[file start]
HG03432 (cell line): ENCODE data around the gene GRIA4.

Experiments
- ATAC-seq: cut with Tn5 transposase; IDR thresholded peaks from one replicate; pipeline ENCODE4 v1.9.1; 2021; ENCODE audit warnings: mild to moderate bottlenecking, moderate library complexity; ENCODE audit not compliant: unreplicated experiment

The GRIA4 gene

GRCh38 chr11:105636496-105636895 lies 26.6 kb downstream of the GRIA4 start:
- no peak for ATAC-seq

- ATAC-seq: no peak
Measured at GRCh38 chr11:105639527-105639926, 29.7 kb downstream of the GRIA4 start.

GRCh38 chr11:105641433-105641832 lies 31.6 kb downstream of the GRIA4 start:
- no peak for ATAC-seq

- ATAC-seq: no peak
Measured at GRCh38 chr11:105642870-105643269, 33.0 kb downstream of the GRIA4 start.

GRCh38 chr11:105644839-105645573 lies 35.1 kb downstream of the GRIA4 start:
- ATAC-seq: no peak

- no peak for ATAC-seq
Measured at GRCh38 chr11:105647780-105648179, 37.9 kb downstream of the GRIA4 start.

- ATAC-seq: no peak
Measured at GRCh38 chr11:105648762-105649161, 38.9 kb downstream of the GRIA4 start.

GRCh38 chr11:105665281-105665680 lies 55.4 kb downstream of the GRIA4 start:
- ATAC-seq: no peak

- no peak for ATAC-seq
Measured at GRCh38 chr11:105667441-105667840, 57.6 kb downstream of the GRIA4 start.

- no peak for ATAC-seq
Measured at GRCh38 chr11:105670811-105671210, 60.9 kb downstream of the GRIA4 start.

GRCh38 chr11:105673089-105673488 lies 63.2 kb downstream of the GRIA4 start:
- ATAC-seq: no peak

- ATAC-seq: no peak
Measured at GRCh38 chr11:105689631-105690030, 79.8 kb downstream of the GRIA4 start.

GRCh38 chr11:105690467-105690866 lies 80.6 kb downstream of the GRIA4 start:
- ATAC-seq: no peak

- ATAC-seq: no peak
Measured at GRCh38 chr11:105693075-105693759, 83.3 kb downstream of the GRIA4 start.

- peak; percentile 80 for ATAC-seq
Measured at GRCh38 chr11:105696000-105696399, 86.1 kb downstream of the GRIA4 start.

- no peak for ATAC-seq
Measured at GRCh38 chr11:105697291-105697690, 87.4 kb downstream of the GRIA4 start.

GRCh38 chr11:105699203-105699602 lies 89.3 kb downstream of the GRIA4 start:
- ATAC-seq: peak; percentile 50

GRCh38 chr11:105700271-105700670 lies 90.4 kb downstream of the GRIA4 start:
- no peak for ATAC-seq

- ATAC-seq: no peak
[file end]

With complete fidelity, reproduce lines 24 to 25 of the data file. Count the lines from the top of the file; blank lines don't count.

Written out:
Measured at GRCh38 chr11:105670811-105671210, 60.9 kb downstream of the GRIA4 start.

GRCh38 chr11:105673089-105673488 lies 63.2 kb downstream of the GRIA4 start: